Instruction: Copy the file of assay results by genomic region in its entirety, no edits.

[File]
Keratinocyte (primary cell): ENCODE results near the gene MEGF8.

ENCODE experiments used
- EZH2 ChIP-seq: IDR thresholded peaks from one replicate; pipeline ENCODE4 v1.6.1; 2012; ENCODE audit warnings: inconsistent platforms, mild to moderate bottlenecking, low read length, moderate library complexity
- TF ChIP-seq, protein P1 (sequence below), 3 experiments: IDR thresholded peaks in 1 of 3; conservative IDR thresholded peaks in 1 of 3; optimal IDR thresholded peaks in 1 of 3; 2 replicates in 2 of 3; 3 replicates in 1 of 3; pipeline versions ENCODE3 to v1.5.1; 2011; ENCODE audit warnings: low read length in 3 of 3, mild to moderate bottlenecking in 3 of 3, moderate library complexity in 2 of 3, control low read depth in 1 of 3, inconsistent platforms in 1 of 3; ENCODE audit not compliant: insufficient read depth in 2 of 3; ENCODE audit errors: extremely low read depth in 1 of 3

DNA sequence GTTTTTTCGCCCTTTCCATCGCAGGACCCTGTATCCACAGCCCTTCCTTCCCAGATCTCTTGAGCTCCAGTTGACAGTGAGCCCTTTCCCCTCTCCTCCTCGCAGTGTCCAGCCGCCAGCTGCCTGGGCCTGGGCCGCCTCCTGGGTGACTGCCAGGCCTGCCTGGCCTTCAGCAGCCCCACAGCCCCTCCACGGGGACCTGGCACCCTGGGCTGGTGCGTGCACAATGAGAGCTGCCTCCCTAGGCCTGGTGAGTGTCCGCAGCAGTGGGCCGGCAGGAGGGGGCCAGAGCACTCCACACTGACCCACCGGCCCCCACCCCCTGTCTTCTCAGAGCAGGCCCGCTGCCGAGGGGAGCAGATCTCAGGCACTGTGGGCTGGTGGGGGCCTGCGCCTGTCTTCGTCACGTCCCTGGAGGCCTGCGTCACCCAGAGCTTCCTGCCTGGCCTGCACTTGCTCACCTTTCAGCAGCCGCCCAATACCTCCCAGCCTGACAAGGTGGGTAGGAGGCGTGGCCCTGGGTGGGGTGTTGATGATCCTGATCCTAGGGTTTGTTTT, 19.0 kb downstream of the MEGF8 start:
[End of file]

Keratinocyte (primary cell): ENCODE results near the gene MEGF8.

ENCODE experiments used
- EZH2 ChIP-seq: IDR thresholded peaks from one replicate; pipeline ENCODE4 v1.6.1; 2012; ENCODE audit warnings: inconsistent platforms, mild to moderate bottlenecking, low read length, moderate library complexity
- TF ChIP-seq, protein P1 (sequence below), 3 experiments: IDR thresholded peaks in 1 of 3; conservative IDR thresholded peaks in 1 of 3; optimal IDR thresholded peaks in 1 of 3; 2 replicates in 2 of 3; 3 replicates in 1 of 3; pipeline versions ENCODE3 to v1.5.1; 2011; ENCODE audit warnings: low read length in 3 of 3, mild to moderate bottlenecking in 3 of 3, moderate library complexity in 2 of 3, control low read depth in 1 of 3, inconsistent platforms in 1 of 3; ENCODE audit not compliant: insufficient read depth in 2 of 3; ENCODE audit errors: extremely low read depth in 1 of 3

DNA sequence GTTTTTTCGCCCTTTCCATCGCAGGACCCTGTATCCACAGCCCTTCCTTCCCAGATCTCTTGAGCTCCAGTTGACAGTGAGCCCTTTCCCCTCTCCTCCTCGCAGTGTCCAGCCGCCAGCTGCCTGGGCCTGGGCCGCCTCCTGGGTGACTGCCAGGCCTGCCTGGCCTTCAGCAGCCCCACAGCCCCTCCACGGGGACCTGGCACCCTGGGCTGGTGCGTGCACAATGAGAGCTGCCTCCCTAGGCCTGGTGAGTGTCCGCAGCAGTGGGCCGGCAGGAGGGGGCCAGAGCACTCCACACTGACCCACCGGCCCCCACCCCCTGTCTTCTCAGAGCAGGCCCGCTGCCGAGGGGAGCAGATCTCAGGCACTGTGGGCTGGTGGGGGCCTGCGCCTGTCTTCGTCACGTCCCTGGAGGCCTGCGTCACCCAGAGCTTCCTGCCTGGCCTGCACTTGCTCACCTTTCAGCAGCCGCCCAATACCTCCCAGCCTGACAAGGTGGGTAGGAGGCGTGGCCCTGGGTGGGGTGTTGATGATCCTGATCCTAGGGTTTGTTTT, 19.0 kb downstream of the MEGF8 start: